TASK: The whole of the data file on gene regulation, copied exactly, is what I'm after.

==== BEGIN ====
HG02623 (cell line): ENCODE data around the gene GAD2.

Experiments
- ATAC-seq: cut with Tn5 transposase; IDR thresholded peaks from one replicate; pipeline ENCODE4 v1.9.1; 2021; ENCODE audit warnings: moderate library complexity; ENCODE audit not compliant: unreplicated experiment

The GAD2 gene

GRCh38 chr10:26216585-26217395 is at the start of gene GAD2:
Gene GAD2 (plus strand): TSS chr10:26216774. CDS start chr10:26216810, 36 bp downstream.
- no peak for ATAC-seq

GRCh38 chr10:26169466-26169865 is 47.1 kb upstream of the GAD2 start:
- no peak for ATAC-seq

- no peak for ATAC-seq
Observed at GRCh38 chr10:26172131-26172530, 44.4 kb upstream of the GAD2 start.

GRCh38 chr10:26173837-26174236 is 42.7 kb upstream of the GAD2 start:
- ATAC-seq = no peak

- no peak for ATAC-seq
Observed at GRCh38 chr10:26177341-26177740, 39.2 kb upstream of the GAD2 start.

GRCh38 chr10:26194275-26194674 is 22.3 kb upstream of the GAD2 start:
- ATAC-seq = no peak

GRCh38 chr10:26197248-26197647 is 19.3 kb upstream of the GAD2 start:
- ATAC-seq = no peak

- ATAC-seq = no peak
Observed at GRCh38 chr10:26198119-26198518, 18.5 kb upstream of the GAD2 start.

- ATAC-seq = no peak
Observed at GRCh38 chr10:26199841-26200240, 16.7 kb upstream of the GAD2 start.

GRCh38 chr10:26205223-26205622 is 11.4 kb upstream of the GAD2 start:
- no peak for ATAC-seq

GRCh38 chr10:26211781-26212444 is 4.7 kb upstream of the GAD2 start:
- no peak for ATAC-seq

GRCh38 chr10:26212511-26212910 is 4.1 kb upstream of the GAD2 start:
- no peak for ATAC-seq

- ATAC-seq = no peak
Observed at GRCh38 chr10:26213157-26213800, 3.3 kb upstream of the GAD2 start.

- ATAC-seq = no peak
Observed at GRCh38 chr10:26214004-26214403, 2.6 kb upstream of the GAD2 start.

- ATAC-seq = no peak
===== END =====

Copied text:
HG02623 (cell line): ENCODE data around the gene GAD2.

Experiments
- ATAC-seq: cut with Tn5 transposase; IDR thresholded peaks from one replicate; pipeline ENCODE4 v1.9.1; 2021; ENCODE audit warnings: moderate library complexity; ENCODE audit not compliant: unreplicated experiment

The GAD2 gene

GRCh38 chr10:26216585-26217395 is at the start of gene GAD2:
Gene GAD2 (plus strand): TSS chr10:26216774. CDS start chr10:26216810, 36 bp downstream.
- no peak for ATAC-seq

GRCh38 chr10:26169466-26169865 is 47.1 kb upstream of the GAD2 start:
- no peak for ATAC-seq

- no peak for ATAC-seq
Observed at GRCh38 chr10:26172131-26172530, 44.4 kb upstream of the GAD2 start.

GRCh38 chr10:26173837-26174236 is 42.7 kb upstream of the GAD2 start:
- ATAC-seq = no peak

- no peak for ATAC-seq
Observed at GRCh38 chr10:26177341-26177740, 39.2 kb upstream of the GAD2 start.

GRCh38 chr10:26194275-26194674 is 22.3 kb upstream of the GAD2 start:
- ATAC-seq = no peak

GRCh38 chr10:26197248-26197647 is 19.3 kb upstream of the GAD2 start:
- ATAC-seq = no peak

- ATAC-seq = no peak
Observed at GRCh38 chr10:26198119-26198518, 18.5 kb upstream of the GAD2 start.

- ATAC-seq = no peak
Observed at GRCh38 chr10:26199841-26200240, 16.7 kb upstream of the GAD2 start.

GRCh38 chr10:26205223-26205622 is 11.4 kb upstream of the GAD2 start:
- no peak for ATAC-seq

GRCh38 chr10:26211781-26212444 is 4.7 kb upstream of the GAD2 start:
- no peak for ATAC-seq

GRCh38 chr10:26212511-26212910 is 4.1 kb upstream of the GAD2 start:
- no peak for ATAC-seq

- ATAC-seq = no peak
Observed at GRCh38 chr10:26213157-26213800, 3.3 kb upstream of the GAD2 start.

- ATAC-seq = no peak
Observed at GRCh38 chr10:26214004-26214403, 2.6 kb upstream of the GAD2 start.

- ATAC-seq = no peak